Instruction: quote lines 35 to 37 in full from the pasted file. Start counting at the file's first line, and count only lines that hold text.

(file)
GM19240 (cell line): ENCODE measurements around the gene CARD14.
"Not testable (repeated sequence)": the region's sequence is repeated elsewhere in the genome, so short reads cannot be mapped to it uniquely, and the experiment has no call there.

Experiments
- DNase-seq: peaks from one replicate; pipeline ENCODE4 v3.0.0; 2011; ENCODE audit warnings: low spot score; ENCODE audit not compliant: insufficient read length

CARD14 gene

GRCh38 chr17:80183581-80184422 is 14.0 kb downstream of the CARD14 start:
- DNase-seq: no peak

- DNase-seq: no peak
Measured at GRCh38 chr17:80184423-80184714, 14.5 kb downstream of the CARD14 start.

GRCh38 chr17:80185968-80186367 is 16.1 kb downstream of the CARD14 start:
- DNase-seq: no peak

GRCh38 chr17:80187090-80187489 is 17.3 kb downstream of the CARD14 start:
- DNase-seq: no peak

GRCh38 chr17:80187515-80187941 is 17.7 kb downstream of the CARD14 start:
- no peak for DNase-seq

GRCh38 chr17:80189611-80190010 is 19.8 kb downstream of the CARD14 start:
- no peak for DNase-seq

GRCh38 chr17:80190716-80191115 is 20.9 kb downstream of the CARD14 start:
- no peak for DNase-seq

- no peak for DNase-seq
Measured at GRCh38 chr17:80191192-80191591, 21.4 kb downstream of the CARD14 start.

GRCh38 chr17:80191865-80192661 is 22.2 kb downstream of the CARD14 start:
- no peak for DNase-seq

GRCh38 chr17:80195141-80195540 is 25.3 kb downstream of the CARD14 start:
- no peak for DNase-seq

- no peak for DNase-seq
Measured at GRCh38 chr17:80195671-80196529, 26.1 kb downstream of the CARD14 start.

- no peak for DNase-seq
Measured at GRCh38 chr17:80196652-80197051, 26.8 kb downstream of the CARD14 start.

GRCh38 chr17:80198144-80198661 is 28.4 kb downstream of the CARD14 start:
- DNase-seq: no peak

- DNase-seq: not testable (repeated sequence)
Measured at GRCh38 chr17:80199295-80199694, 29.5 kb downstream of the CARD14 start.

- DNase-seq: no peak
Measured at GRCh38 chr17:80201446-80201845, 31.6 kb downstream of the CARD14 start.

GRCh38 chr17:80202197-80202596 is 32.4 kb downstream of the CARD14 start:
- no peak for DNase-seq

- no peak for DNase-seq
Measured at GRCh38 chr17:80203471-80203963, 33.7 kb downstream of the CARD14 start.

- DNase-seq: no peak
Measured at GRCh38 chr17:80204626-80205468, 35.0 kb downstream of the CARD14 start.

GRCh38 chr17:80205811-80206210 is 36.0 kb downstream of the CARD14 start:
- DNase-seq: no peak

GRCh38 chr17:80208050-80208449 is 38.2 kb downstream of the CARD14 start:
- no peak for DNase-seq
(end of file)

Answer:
Measured at GRCh38 chr17:80201446-80201845, 31.6 kb downstream of the CARD14 start.

GRCh38 chr17:80202197-80202596 is 32.4 kb downstream of the CARD14 start:
- no peak for DNase-seq